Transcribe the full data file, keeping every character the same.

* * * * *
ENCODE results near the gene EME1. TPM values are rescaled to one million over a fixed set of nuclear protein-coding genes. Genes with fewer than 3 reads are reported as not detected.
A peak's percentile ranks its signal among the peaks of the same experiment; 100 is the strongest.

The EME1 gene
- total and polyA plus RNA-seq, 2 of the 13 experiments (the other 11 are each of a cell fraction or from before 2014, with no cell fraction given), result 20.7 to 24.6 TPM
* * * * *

ENCODE results near the gene EME1. TPM values are rescaled to one million over a fixed set of nuclear protein-coding genes. Genes with fewer than 3 reads are reported as not detected.
A peak's percentile ranks its signal among the peaks of the same experiment; 100 is the strongest.

The EME1 gene
- total and polyA plus RNA-seq, 2 of the 13 experiments (the other 11 are each of a cell fraction or from before 2014, with no cell fraction given), result 20.7 to 24.6 TPM